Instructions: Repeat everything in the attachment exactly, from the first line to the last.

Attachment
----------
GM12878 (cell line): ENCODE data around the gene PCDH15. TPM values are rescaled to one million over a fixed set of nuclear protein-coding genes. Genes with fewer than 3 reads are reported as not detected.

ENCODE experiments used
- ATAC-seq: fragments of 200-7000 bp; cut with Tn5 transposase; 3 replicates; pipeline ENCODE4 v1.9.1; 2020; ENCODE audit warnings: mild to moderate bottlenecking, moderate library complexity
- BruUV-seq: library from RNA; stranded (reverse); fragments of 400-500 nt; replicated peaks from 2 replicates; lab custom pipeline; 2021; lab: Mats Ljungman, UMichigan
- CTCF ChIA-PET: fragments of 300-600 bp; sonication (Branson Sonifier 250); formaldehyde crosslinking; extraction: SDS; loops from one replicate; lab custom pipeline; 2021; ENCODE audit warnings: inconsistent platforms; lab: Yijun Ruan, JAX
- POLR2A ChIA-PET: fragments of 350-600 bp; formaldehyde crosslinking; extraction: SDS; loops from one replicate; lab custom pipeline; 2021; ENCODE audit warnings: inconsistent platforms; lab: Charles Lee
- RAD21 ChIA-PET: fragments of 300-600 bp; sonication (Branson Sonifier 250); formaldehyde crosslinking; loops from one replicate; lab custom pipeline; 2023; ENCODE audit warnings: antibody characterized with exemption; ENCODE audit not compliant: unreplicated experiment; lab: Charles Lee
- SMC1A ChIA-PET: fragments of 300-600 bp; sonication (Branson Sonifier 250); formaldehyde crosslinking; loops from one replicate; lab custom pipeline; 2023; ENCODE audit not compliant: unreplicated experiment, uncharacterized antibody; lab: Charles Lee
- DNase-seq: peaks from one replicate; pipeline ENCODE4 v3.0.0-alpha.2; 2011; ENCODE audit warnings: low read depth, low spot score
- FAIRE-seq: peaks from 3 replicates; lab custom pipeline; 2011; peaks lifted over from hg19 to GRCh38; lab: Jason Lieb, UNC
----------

GM12878 (cell line): ENCODE data around the gene PCDH15. TPM values are rescaled to one million over a fixed set of nuclear protein-coding genes. Genes with fewer than 3 reads are reported as not detected.

ENCODE experiments used
- ATAC-seq: fragments of 200-7000 bp; cut with Tn5 transposase; 3 replicates; pipeline ENCODE4 v1.9.1; 2020; ENCODE audit warnings: mild to moderate bottlenecking, moderate library complexity
- BruUV-seq: library from RNA; stranded (reverse); fragments of 400-500 nt; replicated peaks from 2 replicates; lab custom pipeline; 2021; lab: Mats Ljungman, UMichigan
- CTCF ChIA-PET: fragments of 300-600 bp; sonication (Branson Sonifier 250); formaldehyde crosslinking; extraction: SDS; loops from one replicate; lab custom pipeline; 2021; ENCODE audit warnings: inconsistent platforms; lab: Yijun Ruan, JAX
- POLR2A ChIA-PET: fragments of 350-600 bp; formaldehyde crosslinking; extraction: SDS; loops from one replicate; lab custom pipeline; 2021; ENCODE audit warnings: inconsistent platforms; lab: Charles Lee
- RAD21 ChIA-PET: fragments of 300-600 bp; sonication (Branson Sonifier 250); formaldehyde crosslinking; loops from one replicate; lab custom pipeline; 2023; ENCODE audit warnings: antibody characterized with exemption; ENCODE audit not compliant: unreplicated experiment; lab: Charles Lee
- SMC1A ChIA-PET: fragments of 300-600 bp; sonication (Branson Sonifier 250); formaldehyde crosslinking; loops from one replicate; lab custom pipeline; 2023; ENCODE audit not compliant: unreplicated experiment, uncharacterized antibody; lab: Charles Lee
- DNase-seq: peaks from one replicate; pipeline ENCODE4 v3.0.0-alpha.2; 2011; ENCODE audit warnings: low read depth, low spot score
- FAIRE-seq: peaks from 3 replicates; lab custom pipeline; 2011; peaks lifted over from hg19 to GRCh38; lab: Jason Lieb, UNC